Director’s Update: Progress on our Te Tiriti commitments

09 Whanake Project 03

16 September 2021

Progress on our Te Tiriti and mātauranga and kaupapa Māori research commitments

By Richard Smith, Kaiwhakahaere matua

The National Science Challenges were established in 2014, founded on a unique combination of key principles, including the advancement of mātauranga Māori and a focus on Māori involvement. The Resilience Challenge is relatively early in its journey towards being a Te Tiriti-led organisation. Phase 1 of the Challenge was characterised by a focus on supporting Māori natural hazard researchers, building partnerships with a small number of iwi and hapū, and extending the reach of ‘Vision Mātauranga’ in the context of disaster resilience.

In Phase 2 of the Challenge we are moving towards a deeper commitment supported by actions that are aligned to progress being made in the research and science system, and the wider public sector. We recognise that we are constrained in how far we can move towards true bi-lateral partnership, in part due to earlier decisions that have locked-up resources, limiting opportunities for Māori influence on future direction setting. We also acknowledge that there are practical limits on the extent to which we might re-organsise ourselves given the limited remaining life of the existing Challenge contract. However, with a clear intent to make progress we are focusing our efforts on several areas including representation, enabling ‘by Māori for Maori’ kaupapa Māori research and mātauranga Māori activities, resourcing our mātauranga leadership efforts, and ensuring our Māori research partners can participate in mana-enhancing ways.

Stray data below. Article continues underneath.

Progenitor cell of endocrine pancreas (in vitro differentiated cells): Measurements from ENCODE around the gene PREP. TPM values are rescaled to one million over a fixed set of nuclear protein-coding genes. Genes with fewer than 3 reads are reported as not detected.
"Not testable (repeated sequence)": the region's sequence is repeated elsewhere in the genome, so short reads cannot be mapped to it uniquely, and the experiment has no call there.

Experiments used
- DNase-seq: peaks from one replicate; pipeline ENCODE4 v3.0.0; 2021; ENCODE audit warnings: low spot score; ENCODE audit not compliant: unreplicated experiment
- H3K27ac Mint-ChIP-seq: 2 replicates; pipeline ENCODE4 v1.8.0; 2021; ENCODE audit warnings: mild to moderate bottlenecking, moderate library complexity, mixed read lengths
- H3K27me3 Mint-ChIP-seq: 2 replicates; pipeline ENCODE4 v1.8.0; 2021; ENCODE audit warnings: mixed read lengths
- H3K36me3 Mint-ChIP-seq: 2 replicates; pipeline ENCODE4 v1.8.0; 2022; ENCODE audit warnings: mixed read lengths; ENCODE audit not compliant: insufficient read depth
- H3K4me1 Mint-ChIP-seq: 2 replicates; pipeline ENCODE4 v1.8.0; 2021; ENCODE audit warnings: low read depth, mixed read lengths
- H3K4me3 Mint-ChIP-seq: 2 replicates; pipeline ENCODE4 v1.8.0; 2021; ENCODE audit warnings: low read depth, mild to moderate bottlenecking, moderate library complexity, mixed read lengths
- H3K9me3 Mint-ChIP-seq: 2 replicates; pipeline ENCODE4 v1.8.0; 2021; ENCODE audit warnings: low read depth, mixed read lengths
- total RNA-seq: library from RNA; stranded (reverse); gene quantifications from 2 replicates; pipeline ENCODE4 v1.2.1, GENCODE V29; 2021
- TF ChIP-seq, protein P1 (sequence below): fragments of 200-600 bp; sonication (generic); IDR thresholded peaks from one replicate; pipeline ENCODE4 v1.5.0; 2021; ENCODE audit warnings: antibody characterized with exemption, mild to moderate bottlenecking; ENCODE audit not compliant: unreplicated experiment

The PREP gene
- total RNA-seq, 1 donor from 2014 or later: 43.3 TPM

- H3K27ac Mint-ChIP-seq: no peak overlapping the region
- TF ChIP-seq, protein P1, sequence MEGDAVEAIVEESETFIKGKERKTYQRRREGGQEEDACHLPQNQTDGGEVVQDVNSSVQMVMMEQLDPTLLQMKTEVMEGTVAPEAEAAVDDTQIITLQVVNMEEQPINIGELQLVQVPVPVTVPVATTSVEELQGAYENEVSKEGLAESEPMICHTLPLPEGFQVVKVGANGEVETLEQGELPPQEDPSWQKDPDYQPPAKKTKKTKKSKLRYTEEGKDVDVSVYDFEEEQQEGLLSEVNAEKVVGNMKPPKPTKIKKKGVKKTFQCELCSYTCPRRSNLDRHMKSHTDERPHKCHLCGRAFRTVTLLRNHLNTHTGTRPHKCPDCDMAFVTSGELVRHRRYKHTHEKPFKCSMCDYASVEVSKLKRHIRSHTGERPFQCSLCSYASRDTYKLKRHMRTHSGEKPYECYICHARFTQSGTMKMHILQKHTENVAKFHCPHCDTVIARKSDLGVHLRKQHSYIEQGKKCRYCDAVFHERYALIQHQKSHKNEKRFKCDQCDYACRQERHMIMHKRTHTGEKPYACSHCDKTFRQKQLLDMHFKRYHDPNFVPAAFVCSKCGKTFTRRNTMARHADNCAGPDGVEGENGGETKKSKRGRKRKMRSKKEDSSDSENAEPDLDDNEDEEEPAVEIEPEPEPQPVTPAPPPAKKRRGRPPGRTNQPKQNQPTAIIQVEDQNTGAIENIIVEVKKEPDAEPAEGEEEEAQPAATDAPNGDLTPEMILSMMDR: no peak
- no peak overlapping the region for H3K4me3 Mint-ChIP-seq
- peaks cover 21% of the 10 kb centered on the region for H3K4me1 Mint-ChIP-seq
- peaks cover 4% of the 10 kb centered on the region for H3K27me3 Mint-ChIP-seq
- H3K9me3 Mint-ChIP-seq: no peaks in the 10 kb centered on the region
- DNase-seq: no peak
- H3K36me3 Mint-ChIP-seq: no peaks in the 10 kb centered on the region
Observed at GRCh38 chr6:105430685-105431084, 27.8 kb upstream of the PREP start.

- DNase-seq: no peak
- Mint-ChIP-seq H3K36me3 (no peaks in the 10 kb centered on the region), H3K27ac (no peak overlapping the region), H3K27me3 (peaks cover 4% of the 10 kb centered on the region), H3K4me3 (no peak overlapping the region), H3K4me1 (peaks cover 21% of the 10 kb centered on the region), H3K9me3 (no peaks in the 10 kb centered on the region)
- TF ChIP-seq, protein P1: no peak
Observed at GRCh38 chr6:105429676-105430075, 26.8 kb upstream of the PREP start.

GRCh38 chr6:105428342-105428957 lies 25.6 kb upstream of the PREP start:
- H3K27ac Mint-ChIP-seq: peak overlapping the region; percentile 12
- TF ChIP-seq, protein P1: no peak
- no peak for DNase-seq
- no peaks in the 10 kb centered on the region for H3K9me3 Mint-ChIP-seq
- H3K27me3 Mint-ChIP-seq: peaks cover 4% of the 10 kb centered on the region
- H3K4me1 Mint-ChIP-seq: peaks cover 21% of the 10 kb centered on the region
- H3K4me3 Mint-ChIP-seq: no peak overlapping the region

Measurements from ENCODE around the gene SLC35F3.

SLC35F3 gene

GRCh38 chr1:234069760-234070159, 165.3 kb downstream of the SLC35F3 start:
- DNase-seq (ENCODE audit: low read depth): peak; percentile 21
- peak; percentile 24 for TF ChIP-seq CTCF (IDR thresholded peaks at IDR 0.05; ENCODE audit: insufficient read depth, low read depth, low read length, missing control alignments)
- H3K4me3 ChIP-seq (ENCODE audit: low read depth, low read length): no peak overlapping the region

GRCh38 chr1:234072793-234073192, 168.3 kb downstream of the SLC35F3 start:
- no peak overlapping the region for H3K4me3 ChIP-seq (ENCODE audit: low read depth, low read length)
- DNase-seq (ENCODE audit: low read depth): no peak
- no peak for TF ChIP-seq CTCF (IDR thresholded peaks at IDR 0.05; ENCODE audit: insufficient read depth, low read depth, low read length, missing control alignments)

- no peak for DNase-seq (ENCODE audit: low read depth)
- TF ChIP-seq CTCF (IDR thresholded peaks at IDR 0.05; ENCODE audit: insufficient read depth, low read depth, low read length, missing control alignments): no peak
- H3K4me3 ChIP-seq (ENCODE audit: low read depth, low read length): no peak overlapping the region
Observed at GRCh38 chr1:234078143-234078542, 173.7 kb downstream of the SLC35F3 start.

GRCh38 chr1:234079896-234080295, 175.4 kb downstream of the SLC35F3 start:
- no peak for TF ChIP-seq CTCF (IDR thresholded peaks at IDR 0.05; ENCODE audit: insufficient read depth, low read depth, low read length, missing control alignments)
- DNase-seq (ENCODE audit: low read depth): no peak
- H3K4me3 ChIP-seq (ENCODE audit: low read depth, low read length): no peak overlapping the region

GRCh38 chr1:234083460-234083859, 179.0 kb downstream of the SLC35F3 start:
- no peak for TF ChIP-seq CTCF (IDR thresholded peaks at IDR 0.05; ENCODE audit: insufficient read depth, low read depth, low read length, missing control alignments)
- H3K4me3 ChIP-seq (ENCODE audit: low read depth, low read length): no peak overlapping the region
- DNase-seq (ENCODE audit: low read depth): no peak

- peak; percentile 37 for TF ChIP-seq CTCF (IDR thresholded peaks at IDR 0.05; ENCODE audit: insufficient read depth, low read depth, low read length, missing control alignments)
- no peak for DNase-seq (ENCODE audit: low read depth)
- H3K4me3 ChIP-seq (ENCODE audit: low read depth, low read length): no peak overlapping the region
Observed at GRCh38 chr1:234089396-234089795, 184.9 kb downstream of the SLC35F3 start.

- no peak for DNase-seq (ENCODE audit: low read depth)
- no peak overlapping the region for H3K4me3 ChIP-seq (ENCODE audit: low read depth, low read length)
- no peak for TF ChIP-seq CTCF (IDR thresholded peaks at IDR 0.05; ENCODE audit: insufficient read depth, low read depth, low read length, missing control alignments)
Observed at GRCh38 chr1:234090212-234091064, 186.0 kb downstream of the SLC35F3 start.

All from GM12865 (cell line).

This means supporting Māori research and mātauranga leadership, resourcing research participation by hapū, protecting Māori data sovereignty, and ensuring our research benefits those hapū we work with and wider Māori communities. We are increasing Māori representation on our Governance Group and our science leadership team, resourcing efforts to connect our Māori researchers with each other through the establishment of Te Rangapū Rangahau Māori, and establishing engagement agreements for each of our mātauranga Māori projects. We are also building the capability of the Challenge Tāngata Tiriti to engage and communicate in ways that build relationships, enable participation on hapū terms, and ensures the research delivers meaningful benefits for those involved.

We have created the ‘Ākina Te Tū – Kaupapa Māori Engagement Fund’ to support Māori researchers, and enable tangata whenua engagement within projects that are already underway in the Challenge.

The Resilience Challenge is also an active supporter of the Rauika Mangai, which is bringing together the collective efforts of NSC kaupapa Māori researchers, Māori scientists and mātauranga Māori experts (in collaboration with Ngā Pae o te Māramatanga). This rōpū is extending best practice approaches to ‘Vision Mātauranga’ (the MBIE Science policy), innovating mātauranga Māori, and influencing Aotearoa science policy to extend the mātauranga continuum and deliver benefits for whanau, hapū and iwi.

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